What about confidentiality?
It is important for members of the University community to understand that the interviews conducted at the Center are confidential in nature. Information about those interviews or the content of such interviews cannot be released except upon a student’s written request, in circumstances which would result in clear danger to the individual or others, or as may be required by law. The Center for Counseling and Student Development adheres very strictly to this policy.

If a faculty member is interested in a student’s contact with the Center, information can best be obtained directly from the student. It should be noted that students are not bound by the same promises of confidentiality that professional psychologists are obliged to keep.

In some instances, a student may want the Center to share certain information with a faculty member. This can be done by the student giving the Center a written authorization which specifies the purpose and the content of such a disclosure.

Why might counseling be suggested to a student?
People seek counseling for many reasons, ranging from a wish to solve a long-standing problem to a desire to enhance their personal growth. To address the personal, educational and career concerns of the students, the Center offers both group and individual counseling. Students come in to discuss issues such as roommate conflicts, anxiety and stress management, depression, eating disorders, career choices, and family concerns such as divorce and alcoholism. Students may also receive psychiatric services if medication is considered essential to the treatment of their concerns.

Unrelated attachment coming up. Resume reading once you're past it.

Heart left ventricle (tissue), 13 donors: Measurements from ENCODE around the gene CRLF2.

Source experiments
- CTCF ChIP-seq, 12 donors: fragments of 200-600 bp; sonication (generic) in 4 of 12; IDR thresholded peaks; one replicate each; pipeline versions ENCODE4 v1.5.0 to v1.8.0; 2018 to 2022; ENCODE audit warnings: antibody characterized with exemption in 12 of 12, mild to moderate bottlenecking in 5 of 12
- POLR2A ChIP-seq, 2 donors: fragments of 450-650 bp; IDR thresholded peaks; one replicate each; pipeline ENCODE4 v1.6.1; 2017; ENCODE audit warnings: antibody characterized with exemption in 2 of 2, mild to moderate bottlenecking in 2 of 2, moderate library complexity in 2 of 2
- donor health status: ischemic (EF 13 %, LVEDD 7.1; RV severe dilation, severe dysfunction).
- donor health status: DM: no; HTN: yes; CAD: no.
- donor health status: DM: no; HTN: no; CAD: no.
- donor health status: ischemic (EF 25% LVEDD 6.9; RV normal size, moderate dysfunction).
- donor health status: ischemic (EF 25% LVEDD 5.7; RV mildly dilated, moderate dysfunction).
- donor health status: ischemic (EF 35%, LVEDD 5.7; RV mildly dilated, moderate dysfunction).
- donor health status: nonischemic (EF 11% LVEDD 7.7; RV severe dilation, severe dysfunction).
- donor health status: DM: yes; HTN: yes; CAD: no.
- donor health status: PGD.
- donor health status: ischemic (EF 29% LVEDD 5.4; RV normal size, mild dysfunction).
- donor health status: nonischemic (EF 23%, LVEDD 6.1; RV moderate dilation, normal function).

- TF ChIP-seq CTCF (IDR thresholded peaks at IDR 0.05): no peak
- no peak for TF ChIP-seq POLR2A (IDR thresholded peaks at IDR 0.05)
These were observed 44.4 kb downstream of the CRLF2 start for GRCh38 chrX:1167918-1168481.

Here are some of the common instances when counseling might be recommended to a student:

  • Fundamental or traumatic changes in personal relationships — such as death of a family member or friend, divorce or separation in the family, or pregnancy.
  • Significant changes in mood or behavior — such as withdrawal from others, asocial activity (e.g., lying, stealing), spells of unexplained crying or outbursts of anger, or unusual agitation.
  • References to suicide — since it is difficult to distinguish between serious threats or passing idle thoughts of suicide, judgment about the seriousness of a situation is best made in consultation with a psychologist or psychiatrist.
  • Anxiety and depression — these are two of the more common symptoms which can significantly impair a student’s functioning.
  • Psychosomatic symptoms — concerns such as tension headaches, loss of appetite or excessive eating, insomnia or excessive sleeping, or chronic stomach distress, etc.
  • Alcohol and drug abuse — evidence of excessive drinking, drug abuse, or drug dependence is almost always indicative of psychological problems.
  • Career choice concerns — often these concerns reflect the student’s struggle to understand him/herself and the world of work. Sometimes it reflects a problem with decision-making in general.
  • Concern about academics — such as contemplating dropping out of school, worrying about possible academic failure, or considering a transfer to another school.